Teaching Your Kids to Skate

Text by: Altitude Sports Collaboration

Kids. Teaching Your Kids to Skate

January is prime time to teach your kids to skate, but where to start? The beauty of skating is that it isn’t fairly simple and doesn’t require much – grab a pair of skates, a helmet and bundle up, and you’re set.

Most communities have free times at their arenas where anyone can come free of charge and if you’re lucky, you may even have an outdoor rink nearby for a truly Canadian experience. We took our kids out on the neighbourhood rink for the first time this month and here are a few lessons we learned along the way.

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1. Skates Don’t Have to be Fancy but They do Have to Fit.

When kids are starting out, it’s not the time to go big on the best hockey equipment, especially when they’ll do more falling than actual skating and then outgrow their skates before next winter. Check secondhand sports stores or online for used skates in good condition and get them sharpened. The key with skates is that the blade is sharp and they fit right.

To get a good fit in kid’s skates – especially really young kids – is really challenging. Have them push their toes as far to the front of the skate as possible and then see if there’s any space between the back of their heel and the back of the skate. When you’re trying on skates, make sure they’re wearing the same cozy, warm socks they’ll be wearing at the rink to get a true fit, and lace them up tight.

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2. Staying Warm is Key

Outdoor rinks especially, but even cold arenas can add to their discouragement when they’re learning. We dress our kids in base layers when they’re headed to the rink to help with the cold as best we can. Check out these base layers in our shop for boys, girls, and little ones. A full snow suit is also important for warmth and padding when they fall. You’ll need a thin balaclava to fit under their helmet as most toques won’t fit. And don’t forget two pairs of mittens!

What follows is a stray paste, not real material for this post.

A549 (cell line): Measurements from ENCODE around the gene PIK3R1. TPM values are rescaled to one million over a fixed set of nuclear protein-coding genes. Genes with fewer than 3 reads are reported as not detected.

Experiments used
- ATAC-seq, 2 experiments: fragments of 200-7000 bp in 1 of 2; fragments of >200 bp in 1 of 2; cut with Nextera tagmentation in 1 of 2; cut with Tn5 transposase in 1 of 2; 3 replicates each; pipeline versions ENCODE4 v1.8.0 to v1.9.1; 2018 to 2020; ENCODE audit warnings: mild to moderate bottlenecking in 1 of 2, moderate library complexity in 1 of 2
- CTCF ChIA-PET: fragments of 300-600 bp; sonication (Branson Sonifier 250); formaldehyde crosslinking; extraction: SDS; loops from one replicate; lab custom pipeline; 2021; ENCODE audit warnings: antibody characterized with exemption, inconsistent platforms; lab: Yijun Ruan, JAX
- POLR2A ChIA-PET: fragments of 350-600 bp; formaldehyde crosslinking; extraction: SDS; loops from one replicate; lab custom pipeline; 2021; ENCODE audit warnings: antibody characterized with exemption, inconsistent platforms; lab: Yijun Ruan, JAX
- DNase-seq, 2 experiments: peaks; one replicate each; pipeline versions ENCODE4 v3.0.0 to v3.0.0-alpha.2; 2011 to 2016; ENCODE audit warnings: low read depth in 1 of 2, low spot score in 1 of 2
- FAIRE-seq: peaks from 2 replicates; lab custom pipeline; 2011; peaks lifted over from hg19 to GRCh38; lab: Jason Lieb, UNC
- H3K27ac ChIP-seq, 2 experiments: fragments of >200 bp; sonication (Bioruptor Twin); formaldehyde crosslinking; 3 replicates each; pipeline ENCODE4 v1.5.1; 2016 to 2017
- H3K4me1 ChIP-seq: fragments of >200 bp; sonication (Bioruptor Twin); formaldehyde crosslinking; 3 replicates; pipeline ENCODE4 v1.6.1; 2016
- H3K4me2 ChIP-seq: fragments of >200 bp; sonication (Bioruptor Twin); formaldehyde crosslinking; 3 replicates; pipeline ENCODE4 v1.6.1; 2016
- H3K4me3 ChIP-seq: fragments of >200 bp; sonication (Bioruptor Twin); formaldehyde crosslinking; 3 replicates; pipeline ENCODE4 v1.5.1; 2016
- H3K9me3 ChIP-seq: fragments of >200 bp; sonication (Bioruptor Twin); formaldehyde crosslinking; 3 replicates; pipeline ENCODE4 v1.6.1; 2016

3. Balance Help

They’re going to fall a lot when they first get out there, so bring along a foldable chair for them to push along the rink for balance. Arenas often have a few supports on the ice that kids can use. My husband taught our kids the same way my dad taught me – by pulling the kids with his hockey stick, extended horizontally. Sweet nostalgia…

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4. Practice, Practice, Practice!

Skating is like riding a bike, you need to be consistent at first and then you’ll never forget. We’ve been taking our kids weekly and its fun to see them improve every week. On warmer days when our outdoor rink isn’t up to par, we’ll look for a refrigerated rink or an arena. Spring is only a couple months away and then they’ll have a long hiatus before they can skate again, so brave the cold and get out there.

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